Boston Mayor Thomas Menino woke up at 3 a.m. before his first debate before the Sept. 22 preliminary election. It could have been a premonition that three guys were after him. And they were.
Menino took something of a beating last night from his challengers - Kevin McCrea and city councilors Michael Flaherty and Sam Yoon - during an hour-long televised debate on WBZ-TV. McCrea hit him with as yet unsubstantiated charges of City Hall corruption. Yoon, a second term councilor, scolded him like an imperious IT guy for failing to bring information technology at City Hall into the 21st century. And Flaherty, who has served on the council since 2000, prodded Menino on his failure to make good on efforts to bring major improvements to the city’s schools or stand up consistently for residency requirements for city employees.
Menino was ineffective in the debate. Had he been that ineffective in office, voters would have given up on him long before his fourth term. Menino didn’t want to get too bogged down in arcane details, one of his tendencies during debates. And he didn’t want the camera to capture him looking too dismissive of his opponents, another tendency. He did neither. But his overall effort was flat. He offered no on-air defense against McCrea’s charge that the Boston Redevelopment Authority handed the owners of the One Beacon Street tower a 40-year tax exemption for no good reason. He was ineffective when parrying Flaherty’s charge that Menino’s support for an increase in the meals and hotel tax would hurt small businesses. And he allowed Yoon, a youthful 39, to make him look old, but not very wise.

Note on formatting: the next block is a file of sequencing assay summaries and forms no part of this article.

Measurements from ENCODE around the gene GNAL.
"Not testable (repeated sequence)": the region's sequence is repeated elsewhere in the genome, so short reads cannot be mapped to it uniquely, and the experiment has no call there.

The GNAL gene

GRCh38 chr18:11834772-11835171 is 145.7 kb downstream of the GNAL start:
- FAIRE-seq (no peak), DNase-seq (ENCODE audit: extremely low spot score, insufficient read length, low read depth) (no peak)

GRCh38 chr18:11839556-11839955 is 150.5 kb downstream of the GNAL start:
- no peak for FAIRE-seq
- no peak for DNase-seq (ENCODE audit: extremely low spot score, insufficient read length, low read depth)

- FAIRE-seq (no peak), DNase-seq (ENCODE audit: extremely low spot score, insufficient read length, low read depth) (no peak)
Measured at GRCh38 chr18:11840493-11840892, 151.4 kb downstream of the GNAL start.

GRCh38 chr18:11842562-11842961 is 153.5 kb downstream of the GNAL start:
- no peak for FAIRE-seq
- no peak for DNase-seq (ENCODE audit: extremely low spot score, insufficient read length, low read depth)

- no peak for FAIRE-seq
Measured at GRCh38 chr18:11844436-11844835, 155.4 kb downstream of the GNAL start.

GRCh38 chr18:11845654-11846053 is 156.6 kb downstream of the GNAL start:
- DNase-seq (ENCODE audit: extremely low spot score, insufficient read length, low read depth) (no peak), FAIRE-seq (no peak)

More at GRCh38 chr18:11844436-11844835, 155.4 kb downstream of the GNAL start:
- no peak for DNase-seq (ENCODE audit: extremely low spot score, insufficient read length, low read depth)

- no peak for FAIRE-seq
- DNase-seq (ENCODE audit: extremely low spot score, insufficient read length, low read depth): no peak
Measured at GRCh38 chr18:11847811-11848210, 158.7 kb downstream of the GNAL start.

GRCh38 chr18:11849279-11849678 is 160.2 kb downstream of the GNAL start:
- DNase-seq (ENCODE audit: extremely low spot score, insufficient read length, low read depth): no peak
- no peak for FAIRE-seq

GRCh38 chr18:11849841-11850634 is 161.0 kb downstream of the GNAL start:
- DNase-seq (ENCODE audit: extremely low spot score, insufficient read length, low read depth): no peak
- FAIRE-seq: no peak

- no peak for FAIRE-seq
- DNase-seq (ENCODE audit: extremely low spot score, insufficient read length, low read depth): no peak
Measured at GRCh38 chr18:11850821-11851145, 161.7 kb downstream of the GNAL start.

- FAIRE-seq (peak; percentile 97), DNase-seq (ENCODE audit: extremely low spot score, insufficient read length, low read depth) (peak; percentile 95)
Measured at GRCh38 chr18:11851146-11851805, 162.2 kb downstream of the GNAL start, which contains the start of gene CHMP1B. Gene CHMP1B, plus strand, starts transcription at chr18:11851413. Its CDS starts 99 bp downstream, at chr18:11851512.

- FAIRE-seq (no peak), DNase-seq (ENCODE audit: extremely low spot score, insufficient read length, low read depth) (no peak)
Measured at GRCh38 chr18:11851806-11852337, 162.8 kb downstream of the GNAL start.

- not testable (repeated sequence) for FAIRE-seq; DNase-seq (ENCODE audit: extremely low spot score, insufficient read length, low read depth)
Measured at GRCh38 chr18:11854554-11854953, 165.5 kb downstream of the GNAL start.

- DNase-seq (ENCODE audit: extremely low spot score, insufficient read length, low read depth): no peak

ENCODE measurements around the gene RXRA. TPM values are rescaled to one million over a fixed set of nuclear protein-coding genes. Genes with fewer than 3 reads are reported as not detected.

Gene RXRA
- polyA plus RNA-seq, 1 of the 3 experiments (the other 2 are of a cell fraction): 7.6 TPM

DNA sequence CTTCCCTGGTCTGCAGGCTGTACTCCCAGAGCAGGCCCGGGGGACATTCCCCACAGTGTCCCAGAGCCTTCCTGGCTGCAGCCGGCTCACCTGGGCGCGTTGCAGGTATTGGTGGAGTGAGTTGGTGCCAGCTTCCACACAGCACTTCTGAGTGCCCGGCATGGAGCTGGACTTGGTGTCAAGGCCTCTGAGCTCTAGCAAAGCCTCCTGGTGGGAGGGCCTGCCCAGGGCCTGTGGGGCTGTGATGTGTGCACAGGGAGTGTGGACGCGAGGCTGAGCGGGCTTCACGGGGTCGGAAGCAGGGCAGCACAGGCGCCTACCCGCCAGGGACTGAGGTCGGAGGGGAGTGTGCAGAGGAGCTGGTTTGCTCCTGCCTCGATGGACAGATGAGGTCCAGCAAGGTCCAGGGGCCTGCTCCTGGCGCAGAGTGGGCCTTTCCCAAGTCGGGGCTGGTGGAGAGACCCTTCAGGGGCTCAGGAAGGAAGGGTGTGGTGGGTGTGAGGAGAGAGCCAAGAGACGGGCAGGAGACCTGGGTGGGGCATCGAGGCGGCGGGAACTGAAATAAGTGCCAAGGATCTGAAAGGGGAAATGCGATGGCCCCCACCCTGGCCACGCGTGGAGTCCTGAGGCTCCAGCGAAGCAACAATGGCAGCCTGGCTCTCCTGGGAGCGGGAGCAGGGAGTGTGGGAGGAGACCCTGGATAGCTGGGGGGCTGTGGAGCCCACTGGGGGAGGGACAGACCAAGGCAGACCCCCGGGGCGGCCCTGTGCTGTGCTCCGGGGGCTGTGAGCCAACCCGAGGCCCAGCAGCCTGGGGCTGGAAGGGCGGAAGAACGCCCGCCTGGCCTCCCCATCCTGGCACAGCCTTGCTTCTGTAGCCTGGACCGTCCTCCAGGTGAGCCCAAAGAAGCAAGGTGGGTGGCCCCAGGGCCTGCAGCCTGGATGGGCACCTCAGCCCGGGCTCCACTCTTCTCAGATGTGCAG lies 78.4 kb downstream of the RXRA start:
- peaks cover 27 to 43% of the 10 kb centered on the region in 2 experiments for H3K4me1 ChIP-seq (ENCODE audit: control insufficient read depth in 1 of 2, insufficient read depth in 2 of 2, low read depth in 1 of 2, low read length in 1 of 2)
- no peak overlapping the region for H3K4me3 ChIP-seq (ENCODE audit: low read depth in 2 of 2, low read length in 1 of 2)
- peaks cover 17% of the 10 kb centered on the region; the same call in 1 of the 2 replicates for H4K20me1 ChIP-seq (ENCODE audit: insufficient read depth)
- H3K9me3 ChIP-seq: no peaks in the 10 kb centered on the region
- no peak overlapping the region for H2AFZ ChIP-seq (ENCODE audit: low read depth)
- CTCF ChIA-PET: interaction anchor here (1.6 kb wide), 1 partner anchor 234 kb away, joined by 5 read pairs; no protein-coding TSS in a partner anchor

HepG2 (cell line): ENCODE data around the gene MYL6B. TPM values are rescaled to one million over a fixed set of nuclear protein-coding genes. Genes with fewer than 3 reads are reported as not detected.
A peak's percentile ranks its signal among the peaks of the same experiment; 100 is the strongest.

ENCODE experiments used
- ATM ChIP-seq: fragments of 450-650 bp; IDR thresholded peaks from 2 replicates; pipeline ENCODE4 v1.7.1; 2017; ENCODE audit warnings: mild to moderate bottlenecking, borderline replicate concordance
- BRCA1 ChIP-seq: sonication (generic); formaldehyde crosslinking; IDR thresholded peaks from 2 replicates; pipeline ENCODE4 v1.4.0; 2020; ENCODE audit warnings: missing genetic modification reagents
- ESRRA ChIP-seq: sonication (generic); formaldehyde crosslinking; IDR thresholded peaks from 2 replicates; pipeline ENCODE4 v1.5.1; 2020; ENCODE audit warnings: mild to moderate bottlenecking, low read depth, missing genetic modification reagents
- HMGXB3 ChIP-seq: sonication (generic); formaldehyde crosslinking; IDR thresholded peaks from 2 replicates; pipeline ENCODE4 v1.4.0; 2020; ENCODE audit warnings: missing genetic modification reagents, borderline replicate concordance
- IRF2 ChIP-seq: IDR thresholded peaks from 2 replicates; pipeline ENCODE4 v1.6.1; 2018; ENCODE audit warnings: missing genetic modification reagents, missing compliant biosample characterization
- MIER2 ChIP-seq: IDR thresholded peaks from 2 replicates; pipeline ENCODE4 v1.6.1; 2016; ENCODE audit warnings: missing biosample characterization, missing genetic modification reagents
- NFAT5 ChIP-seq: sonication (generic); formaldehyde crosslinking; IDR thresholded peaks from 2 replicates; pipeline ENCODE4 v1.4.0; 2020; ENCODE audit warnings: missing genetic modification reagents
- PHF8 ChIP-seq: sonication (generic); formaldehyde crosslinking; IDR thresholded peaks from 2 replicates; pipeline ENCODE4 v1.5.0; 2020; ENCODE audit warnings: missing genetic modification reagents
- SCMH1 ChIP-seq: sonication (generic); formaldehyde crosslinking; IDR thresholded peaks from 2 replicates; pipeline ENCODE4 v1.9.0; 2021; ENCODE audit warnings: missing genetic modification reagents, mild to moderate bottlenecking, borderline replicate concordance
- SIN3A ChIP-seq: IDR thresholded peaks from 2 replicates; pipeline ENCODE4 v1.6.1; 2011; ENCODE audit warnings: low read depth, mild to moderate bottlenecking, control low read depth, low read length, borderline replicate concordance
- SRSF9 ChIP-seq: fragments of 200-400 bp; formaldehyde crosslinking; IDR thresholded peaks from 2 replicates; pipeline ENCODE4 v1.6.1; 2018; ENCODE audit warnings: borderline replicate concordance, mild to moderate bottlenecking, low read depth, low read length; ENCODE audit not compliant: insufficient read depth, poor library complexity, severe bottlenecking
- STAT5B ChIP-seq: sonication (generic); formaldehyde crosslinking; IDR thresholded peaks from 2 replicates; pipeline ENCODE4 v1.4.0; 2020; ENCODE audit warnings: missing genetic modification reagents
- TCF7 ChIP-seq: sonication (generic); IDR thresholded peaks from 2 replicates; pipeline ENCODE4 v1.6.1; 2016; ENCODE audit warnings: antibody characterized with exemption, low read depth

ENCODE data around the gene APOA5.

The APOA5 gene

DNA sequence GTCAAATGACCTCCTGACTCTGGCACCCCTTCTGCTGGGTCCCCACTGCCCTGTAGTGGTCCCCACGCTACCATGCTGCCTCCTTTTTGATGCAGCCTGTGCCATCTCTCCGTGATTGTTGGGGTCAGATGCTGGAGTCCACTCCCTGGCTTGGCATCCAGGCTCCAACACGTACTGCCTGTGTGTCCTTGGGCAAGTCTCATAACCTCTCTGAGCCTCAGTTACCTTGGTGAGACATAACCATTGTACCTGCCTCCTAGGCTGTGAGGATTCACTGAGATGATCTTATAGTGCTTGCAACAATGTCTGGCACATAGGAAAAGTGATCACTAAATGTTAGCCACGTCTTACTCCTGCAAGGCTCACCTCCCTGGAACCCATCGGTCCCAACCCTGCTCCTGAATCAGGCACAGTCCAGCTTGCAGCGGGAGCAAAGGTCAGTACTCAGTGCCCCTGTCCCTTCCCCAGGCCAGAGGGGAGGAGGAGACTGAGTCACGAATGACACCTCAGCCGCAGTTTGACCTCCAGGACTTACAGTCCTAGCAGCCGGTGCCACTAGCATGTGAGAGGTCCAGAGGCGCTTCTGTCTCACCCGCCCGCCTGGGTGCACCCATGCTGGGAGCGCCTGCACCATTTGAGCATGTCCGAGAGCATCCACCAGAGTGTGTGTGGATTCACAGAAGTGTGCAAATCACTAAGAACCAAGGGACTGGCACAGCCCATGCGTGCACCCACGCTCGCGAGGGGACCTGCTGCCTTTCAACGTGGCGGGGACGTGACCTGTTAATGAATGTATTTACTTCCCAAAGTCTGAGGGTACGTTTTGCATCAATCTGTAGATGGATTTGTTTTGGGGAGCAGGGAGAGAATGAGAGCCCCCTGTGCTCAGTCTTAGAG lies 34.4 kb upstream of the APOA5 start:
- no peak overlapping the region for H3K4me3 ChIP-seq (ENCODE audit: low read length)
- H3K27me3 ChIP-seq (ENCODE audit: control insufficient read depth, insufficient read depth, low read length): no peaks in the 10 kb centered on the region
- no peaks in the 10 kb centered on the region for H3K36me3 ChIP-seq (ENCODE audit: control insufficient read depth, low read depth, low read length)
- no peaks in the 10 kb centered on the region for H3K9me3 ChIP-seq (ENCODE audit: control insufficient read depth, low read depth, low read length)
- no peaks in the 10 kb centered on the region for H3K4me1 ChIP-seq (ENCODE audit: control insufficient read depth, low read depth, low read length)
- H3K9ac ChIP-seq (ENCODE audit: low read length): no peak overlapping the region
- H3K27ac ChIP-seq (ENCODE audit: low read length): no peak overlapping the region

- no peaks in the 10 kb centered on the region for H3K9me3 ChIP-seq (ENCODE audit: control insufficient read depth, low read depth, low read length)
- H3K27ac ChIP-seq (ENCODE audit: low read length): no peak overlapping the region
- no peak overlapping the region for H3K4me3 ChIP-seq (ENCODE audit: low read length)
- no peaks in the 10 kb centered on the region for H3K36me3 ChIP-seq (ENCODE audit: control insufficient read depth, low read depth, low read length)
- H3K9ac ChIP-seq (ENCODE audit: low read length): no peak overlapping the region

Menino will need to make a much more spirited defense of his record when he faces his challengers again on Sept. 10. Yoon repeatedly accused Menino of having too much power. The mayor has exercised that power in ways that raised the quality of life for many Bostonians. But you never would have known it last night.